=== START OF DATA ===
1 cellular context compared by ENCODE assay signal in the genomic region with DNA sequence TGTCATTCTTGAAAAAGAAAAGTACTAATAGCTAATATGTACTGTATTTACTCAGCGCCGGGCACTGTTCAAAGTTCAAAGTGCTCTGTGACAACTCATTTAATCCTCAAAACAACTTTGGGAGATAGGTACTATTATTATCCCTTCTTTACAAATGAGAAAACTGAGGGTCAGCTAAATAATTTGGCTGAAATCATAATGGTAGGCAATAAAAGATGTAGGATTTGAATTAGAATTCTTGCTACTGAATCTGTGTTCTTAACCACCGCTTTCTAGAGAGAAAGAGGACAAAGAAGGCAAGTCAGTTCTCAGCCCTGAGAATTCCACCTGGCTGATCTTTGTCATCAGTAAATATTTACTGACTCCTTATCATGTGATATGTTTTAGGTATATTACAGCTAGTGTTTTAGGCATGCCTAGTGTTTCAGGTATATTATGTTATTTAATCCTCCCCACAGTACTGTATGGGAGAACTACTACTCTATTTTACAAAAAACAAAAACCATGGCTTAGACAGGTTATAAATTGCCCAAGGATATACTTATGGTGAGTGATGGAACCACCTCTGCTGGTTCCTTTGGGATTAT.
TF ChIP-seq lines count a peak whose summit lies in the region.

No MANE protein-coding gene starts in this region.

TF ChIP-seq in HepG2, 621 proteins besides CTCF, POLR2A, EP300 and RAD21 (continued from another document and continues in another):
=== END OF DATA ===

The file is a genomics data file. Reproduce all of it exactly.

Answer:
1 cellular context compared by ENCODE assay signal in the genomic region with DNA sequence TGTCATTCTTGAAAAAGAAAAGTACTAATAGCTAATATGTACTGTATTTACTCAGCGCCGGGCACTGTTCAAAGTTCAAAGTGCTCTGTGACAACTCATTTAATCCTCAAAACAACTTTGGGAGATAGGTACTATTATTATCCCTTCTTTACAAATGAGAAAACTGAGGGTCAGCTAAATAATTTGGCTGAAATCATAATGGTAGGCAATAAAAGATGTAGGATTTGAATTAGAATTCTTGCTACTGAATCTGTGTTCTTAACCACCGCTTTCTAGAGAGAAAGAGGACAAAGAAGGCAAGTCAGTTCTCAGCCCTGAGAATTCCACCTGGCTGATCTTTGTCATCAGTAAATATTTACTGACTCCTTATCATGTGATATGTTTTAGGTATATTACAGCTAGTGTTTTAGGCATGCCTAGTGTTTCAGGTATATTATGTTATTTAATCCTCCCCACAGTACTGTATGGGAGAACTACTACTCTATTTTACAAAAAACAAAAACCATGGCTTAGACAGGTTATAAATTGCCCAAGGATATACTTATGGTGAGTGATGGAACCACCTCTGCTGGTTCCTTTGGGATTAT.
TF ChIP-seq lines count a peak whose summit lies in the region.

No MANE protein-coding gene starts in this region.

TF ChIP-seq in HepG2, 621 proteins besides CTCF, POLR2A, EP300 and RAD21 (continued from another document and continues in another):